Some initial considerations

With training sometimes limited to numerous grammar exercises and tests designed to analyze the fine points of English, students still struggle in comprehending the main ideas in listening and reading. Some learners want to understand exactly what is said or written, contradicting the listening strategies used by effective language learners: guess from the context, follow your hunches, put up with ambiguity, and absorb the language input. Learning English by use of films compensates for all the shortcomings in the learning experience by bringing language to life. It is a break from rote learning of vocabulary and drill practices, and replaces it with something realistic.

Feature films are far more motivating than videos especially made for EFL/ESL teaching because they are "a story that wants to be told rather than a lesson that needs to be taught" (Ward & Lepeintre, 1996). Moreover, the realism of movies provides contextualized linguistic, paralinguistic and authentic cross-cultural information, classroom listening comprehension and fluency practice. Films present colloquial English in real life contexts and an opportunity of being exposed to different native speaker voices, slang, reduced speeches, stress, accents, and dialects.

The use of feature films in the classroom is quite often controversial among classroom teachers who have a curriculum to follow and limited time to allocate as many  still regard movies as mere entertainment that has no place in a pedagogic setting, or, at most, as only outside classroom assignments. 
However, films offer endless opportunities for pedagogically sound activities for developing fluency. The key to using films effectively mainly lies in the teacher's ability in preparing students to receive the film's message. Teachers need to make the most of learning opportunities by means of films to justify the use of films in the classroom. Firstly, they may ask themselves several questions: What are the pedagogical reasons for using a particular film sequence (Stempleski, 2000:10)? What type of approach in dealing with movies should be taken, viewing a movie in its entirety or in segments? Will non-captioned or captioned films be more appropriate for a particular class? What are the film selection criteria? And finally, what kind of activities will integrate the four skills into the course, elicit student involvement and avoid passive viewing?


-         Films are fun because they are associated with entertainment rather than study so that’s why they are more exploitable as a teaching tool.
-         Films are texts, they tell stories, they have characters they contain messages. They can be used in the classroom just like any other text, but the visual dimension of films makes them richer than most of other text type.
-         In addition to this, the sound of a film, the movement, the music, the fact that it is fiction made true provide a substantial number of stimuli necessary to stimulate the process of learning.
-         They are full of contextual clues, which allow learners even at elementary levels to watch them and do useful language developing tasks. In mixed-ability classes, film lends itself particularly well to tasks that are open-ended enough to accommodate a range of different levels.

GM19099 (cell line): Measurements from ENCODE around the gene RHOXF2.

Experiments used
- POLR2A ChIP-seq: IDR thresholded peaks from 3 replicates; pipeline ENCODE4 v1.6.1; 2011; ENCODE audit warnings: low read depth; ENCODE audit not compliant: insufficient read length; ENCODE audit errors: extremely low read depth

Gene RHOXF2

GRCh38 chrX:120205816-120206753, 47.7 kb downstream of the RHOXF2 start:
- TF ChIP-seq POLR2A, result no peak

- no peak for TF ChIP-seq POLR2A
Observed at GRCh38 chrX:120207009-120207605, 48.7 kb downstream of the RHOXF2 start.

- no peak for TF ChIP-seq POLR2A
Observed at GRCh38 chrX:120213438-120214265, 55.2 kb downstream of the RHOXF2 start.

-         Films provide a rich source of cross-curricular content and topics for discussion. 
-         The number, variety and quality of the images, the range of topics and the variety of stimuli help develop creativity through reflection, memorisation of information and associations of ideas.
-         Watching films helps develop sensitivity and observation skills.
-         Watching films helps develop the cognitive and expressive dimension through exposure to different art forms and styles.

Selection Criteria  

Finding an appropriate feature film is essential and sometimes not easy. Arcario (1992) suggests that comprehensibility is a major criterion in selecting a film for language-learning purposes. It is important to choose scenes that balance dialogue with a high degree of visual support, appropriate speech delivery, clear picture and sound, and standard accent. Sometimes the storyline might be appealing to students, but the enunciation, speed and accent make it very difficult to understand. It is should not include lots of dialect or too many monologues or assume detailed background knowledge of a particular subject or culture.

Using the wrong film in the wrong way can lead to utter frustration. Student may end up confused, depressed and convinced they will never understand "real" English (Doye, 1998). Viewing films could easily turn into a frustrating experience for learners who might give up this stimulating tool for English learning.
The appropriateness of content and the comfort level of students need to be taken into. Films with sex scenes, gratuitous violence and excessive profanity should be ruled out.

As far as student motivation and interest are concerned, entertaining films are sometimes enjoyable and relevant to learners' appreciation of popular culture. Dramatic tension and good acting surely will make students like the film so choose films with a strong story line and well-defined characters. Recently released films are more appealing to students than classic ones.